OMG, all of you. Stop everything. It is important. I knew I liked cornbread, but I didn't know I could like it as much. I decided to add mashed sweet potatoes to my Everyday cornbread, plus some spices and sour cream for richness and… WHOA. It took everything in me not to eat the entire pan of that sweet potato cornbread.
Originally published 10/17/2015, updated 11/02/2020.
This recipe is a hybrid between my Everyday cornbread and these incredible Sweet Potato Cornbread Muffins from the New York Times. NYT's addition of cinnamon and nutmeg was absolutely perfect and gave the cornbread an incredible aroma. As I had already bought sour cream to garnish my chili, I decided to incorporate it into the batter, like this recipe from Culinaria de Leite. None of these recipes used nearly enough sweet potatoes for me, so I increased mine to 1.5 cups. I didn't want to waste this cute sweet potato!
How does sweet potato cornbread taste?
This cornbread is certainly sweeter when it comes to cornbread, but it also has a fair amount of hot, aromatic spices to keep it from looking too much like dessert. It goes well with both sweet and savory flavors. The texture is rich and thick, so one piece will definitely add a lot to your meal!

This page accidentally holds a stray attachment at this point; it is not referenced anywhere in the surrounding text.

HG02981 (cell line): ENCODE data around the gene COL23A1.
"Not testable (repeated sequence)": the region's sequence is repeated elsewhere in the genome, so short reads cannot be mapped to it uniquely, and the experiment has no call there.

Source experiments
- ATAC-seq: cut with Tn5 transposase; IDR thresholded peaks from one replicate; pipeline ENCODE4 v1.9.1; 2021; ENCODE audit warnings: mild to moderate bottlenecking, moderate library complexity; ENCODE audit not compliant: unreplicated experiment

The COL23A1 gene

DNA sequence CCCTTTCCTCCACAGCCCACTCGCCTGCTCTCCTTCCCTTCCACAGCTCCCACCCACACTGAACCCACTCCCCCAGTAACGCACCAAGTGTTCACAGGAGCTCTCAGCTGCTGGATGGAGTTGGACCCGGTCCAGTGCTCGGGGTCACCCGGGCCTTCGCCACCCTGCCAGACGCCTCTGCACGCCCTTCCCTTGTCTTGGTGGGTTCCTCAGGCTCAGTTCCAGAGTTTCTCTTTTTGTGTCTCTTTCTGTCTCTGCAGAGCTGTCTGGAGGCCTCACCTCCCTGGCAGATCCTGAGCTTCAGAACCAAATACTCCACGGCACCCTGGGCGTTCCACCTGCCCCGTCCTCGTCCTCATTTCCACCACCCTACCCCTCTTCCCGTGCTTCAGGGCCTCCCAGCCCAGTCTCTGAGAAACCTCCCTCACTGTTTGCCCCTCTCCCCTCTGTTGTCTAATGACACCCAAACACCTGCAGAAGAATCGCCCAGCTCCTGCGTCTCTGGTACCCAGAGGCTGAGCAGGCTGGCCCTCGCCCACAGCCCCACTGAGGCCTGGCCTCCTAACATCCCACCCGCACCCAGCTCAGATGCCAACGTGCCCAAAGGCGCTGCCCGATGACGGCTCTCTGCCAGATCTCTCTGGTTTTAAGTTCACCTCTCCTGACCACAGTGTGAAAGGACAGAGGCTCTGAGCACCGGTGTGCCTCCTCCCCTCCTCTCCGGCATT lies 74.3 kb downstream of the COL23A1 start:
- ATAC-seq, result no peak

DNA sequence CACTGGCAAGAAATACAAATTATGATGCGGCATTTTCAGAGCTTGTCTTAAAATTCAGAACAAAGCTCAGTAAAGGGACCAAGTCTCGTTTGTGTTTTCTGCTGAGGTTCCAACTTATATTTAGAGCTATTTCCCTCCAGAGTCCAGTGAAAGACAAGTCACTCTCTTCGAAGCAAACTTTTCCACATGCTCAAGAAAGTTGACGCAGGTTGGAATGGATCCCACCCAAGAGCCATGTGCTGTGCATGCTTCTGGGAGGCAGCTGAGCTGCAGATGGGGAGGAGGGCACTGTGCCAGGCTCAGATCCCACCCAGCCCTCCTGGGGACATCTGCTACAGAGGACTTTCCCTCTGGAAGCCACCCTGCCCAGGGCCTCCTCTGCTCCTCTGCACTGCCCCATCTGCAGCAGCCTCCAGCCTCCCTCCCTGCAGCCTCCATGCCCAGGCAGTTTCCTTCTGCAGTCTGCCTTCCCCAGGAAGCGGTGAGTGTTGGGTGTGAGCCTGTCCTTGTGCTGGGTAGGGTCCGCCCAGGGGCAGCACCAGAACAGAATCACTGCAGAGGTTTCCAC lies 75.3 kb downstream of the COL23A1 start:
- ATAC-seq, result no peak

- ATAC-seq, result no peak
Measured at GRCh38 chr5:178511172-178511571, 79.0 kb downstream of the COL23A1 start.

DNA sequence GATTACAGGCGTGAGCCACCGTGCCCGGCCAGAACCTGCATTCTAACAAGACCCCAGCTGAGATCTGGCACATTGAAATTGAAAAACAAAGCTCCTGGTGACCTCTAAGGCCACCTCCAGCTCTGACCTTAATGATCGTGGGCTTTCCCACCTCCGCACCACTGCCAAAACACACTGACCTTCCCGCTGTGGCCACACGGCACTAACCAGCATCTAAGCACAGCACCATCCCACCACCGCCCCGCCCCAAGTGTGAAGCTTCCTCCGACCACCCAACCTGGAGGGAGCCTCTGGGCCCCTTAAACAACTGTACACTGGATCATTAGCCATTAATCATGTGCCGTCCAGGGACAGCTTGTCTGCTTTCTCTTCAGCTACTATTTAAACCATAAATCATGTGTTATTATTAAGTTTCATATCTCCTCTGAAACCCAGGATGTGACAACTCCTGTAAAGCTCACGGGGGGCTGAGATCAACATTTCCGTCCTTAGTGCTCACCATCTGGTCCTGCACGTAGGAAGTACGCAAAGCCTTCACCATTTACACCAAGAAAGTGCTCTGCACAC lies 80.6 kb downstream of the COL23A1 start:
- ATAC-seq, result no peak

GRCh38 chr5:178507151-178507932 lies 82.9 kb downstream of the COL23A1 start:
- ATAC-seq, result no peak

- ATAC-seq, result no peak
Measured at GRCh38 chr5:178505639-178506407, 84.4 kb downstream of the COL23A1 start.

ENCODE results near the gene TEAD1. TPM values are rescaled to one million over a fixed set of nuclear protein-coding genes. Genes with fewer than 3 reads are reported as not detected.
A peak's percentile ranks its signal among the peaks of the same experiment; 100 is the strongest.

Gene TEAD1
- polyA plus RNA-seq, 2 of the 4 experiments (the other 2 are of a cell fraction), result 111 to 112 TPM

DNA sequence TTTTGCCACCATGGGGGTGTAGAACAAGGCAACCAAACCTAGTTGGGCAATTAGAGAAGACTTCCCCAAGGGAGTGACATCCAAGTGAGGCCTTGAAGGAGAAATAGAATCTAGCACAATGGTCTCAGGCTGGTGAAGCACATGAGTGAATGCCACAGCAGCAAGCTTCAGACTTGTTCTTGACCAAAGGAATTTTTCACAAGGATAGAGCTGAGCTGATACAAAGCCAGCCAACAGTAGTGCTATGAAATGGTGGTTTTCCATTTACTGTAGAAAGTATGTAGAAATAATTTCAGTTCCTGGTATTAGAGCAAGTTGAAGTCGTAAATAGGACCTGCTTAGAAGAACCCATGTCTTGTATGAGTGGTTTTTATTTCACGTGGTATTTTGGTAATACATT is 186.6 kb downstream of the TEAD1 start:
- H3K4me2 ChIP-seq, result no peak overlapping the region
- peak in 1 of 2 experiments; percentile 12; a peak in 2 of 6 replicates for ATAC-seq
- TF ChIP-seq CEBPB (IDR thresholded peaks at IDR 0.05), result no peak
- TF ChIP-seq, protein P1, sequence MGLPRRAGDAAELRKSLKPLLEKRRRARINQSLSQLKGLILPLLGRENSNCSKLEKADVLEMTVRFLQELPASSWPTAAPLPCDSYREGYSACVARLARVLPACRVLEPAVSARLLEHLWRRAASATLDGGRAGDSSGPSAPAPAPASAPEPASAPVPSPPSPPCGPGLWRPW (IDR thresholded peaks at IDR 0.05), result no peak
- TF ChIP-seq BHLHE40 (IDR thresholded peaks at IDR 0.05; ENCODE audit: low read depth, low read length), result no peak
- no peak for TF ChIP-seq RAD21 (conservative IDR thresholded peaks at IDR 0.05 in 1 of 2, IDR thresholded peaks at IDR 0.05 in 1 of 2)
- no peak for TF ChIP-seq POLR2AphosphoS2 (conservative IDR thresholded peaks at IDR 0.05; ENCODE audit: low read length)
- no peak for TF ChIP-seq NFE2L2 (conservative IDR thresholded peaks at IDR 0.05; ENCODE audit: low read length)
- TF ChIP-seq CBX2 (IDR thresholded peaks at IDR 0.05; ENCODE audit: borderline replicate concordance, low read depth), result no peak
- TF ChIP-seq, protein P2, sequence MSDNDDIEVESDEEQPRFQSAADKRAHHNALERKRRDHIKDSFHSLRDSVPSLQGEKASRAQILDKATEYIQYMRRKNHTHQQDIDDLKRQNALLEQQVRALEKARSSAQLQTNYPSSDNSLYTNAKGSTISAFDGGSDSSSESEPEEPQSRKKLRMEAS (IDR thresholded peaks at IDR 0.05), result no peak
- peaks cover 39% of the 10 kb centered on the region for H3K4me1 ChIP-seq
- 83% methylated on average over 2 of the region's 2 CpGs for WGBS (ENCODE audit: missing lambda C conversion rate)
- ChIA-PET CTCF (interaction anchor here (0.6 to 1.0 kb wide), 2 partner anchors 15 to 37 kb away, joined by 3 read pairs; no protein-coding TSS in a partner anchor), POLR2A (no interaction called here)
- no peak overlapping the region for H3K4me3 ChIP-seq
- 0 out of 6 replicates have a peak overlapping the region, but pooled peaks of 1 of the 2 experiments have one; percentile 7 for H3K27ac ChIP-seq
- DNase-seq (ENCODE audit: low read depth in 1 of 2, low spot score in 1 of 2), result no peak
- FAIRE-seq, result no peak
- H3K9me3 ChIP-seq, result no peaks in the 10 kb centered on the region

What to serve with sweet potato cornbread
The subtle sweetness of this sweet potato cornbread pairs perfectly with the warm spices of a bowl of chili, but I also have to say it's awesome with coffee. I also ate it for breakfast with a thick layer of butter and a fried egg on the side.
How to store leftovers
Be sure to let the cornbread cool completely to room temperature before placing any leftovers in a resealable container and storing in the refrigerator. This cornbread freezes pretty well too! I suggest wrapping each piece in plastic or waxed paper and then storing them all in an airtight freezer bag or freezer-safe container. You can thaw them at room temperature or by quickly zapping in the microwave.